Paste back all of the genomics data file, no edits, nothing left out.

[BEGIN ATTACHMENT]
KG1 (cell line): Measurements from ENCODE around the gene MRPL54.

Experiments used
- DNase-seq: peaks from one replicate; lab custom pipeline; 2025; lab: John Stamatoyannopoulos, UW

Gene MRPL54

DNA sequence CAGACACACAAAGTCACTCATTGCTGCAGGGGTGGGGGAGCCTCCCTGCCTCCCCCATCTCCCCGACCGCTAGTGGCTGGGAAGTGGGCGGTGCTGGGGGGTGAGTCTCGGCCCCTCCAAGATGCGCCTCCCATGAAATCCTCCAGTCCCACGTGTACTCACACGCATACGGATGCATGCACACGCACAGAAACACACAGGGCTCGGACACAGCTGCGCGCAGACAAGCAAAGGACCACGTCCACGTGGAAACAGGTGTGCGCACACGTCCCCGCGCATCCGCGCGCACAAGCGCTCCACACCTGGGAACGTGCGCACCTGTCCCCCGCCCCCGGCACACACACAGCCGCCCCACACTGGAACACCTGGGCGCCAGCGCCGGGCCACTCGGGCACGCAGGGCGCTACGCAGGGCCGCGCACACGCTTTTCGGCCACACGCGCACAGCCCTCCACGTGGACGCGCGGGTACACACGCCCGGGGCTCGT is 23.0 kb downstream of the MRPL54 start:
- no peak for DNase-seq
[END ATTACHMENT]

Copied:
KG1 (cell line): Measurements from ENCODE around the gene MRPL54.

Experiments used
- DNase-seq: peaks from one replicate; lab custom pipeline; 2025; lab: John Stamatoyannopoulos, UW

Gene MRPL54

DNA sequence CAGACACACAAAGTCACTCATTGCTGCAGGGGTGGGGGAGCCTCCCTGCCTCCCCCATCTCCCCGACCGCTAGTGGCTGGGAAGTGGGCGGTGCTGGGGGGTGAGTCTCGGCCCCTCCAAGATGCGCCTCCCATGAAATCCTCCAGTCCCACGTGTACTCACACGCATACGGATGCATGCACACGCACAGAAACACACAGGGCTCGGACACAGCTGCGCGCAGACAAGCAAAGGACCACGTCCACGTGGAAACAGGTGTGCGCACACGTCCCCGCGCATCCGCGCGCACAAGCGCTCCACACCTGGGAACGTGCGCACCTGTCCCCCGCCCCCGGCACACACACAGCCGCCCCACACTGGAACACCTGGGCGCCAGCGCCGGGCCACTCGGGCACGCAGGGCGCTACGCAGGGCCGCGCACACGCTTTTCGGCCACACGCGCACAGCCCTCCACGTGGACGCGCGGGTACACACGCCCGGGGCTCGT is 23.0 kb downstream of the MRPL54 start:
- no peak for DNase-seq